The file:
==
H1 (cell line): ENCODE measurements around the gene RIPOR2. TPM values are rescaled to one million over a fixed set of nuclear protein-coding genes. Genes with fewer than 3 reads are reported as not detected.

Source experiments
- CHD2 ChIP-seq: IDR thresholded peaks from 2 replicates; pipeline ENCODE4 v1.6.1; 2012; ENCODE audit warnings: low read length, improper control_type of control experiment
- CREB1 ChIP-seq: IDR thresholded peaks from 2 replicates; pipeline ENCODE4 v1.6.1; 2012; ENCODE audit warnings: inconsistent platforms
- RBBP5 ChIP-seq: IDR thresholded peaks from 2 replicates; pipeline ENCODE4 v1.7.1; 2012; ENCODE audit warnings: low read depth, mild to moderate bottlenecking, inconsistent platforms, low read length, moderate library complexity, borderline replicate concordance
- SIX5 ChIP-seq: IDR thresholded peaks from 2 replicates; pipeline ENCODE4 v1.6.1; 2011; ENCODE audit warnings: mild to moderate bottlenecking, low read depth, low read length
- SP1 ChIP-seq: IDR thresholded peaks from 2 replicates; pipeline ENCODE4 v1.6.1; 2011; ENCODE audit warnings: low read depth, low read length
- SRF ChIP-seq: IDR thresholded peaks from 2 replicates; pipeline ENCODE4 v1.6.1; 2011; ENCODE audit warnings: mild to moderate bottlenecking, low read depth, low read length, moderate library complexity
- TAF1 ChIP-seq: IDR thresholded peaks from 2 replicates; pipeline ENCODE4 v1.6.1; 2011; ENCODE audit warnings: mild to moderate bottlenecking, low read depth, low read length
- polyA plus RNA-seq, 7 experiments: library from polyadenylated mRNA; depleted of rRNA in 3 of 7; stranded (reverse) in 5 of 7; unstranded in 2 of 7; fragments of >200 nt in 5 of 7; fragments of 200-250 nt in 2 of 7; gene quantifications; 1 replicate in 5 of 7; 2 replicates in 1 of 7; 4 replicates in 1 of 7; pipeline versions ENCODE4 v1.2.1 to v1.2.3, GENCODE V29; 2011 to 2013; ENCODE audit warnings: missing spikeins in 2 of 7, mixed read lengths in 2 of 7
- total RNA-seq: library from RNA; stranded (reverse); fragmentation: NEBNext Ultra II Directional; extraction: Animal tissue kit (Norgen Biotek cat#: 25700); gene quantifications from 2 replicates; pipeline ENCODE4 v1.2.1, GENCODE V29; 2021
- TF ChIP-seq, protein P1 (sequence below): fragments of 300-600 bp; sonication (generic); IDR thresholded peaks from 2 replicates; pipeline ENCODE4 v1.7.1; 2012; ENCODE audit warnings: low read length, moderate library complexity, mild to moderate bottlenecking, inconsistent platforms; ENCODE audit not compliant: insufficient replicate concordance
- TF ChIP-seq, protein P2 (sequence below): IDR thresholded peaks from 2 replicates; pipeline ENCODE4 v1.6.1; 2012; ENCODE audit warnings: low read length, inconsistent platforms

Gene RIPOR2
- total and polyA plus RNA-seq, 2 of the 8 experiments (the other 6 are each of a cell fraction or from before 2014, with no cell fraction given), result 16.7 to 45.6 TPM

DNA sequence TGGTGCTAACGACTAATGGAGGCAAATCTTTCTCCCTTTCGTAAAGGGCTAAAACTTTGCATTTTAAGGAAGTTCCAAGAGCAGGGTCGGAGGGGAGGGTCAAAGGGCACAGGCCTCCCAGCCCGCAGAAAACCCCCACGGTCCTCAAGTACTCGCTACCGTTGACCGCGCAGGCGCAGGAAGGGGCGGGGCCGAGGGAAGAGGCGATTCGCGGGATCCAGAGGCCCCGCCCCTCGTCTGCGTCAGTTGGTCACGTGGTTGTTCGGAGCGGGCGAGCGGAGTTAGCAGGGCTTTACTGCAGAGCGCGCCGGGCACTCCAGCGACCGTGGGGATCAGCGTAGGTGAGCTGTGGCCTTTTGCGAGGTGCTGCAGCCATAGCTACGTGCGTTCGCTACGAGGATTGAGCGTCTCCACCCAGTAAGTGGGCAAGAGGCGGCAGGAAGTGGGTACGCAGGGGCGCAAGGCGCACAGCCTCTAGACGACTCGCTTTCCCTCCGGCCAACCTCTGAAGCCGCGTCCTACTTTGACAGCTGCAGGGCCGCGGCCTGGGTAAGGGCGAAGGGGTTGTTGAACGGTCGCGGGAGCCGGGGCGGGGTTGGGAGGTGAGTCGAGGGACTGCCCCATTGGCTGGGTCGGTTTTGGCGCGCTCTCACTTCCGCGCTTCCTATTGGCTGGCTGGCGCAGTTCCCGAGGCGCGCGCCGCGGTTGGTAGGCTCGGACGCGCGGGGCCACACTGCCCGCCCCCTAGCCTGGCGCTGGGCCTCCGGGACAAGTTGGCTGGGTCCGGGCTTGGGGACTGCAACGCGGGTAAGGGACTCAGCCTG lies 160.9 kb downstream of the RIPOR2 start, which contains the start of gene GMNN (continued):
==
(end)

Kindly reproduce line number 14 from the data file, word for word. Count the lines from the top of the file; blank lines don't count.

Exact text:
Gene RIPOR2